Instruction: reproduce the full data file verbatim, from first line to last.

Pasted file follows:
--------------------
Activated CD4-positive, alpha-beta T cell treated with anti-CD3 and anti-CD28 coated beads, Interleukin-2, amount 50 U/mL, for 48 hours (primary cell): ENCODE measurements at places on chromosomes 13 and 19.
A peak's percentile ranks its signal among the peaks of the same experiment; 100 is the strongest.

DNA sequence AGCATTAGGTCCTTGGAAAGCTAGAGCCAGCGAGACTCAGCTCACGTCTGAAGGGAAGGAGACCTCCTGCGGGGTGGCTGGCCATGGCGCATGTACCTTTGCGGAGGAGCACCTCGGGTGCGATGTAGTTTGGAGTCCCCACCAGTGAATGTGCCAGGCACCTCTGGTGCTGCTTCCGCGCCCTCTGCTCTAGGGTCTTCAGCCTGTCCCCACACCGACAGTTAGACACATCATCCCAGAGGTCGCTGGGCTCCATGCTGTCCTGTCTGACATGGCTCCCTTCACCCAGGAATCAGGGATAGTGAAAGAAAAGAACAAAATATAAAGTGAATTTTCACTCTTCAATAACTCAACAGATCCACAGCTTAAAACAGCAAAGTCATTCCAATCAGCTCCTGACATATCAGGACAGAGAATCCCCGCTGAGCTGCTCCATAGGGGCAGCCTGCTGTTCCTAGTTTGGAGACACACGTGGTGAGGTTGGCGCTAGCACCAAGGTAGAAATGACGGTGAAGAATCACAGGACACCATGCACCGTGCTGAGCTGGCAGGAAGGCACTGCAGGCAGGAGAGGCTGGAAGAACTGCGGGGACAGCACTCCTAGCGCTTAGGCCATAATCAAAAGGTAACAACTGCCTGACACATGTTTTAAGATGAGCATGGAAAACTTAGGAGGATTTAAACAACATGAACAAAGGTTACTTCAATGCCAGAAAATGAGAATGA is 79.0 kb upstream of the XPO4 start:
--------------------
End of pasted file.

Activated CD4-positive, alpha-beta T cell treated with anti-CD3 and anti-CD28 coated beads, Interleukin-2, amount 50 U/mL, for 48 hours (primary cell): ENCODE measurements at places on chromosomes 13 and 19.
A peak's percentile ranks its signal among the peaks of the same experiment; 100 is the strongest.

DNA sequence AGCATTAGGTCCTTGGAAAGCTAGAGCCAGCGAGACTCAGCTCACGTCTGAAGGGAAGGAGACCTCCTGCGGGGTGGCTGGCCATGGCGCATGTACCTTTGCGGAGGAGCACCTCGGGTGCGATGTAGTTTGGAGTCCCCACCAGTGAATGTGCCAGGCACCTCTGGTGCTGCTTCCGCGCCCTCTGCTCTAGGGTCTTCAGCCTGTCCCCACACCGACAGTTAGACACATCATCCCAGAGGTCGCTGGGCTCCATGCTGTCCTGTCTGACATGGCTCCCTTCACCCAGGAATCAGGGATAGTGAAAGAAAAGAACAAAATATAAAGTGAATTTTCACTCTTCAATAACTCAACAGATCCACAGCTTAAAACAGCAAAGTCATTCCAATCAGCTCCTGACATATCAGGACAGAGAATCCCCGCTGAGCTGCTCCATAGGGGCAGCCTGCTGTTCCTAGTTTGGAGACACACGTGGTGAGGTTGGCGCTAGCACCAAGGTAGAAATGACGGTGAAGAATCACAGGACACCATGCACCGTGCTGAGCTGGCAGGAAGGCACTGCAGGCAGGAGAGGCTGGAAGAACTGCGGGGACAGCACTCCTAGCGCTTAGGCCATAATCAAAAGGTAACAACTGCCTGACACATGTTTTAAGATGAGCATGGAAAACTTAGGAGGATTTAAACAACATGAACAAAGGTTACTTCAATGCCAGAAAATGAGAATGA is 79.0 kb upstream of the XPO4 start: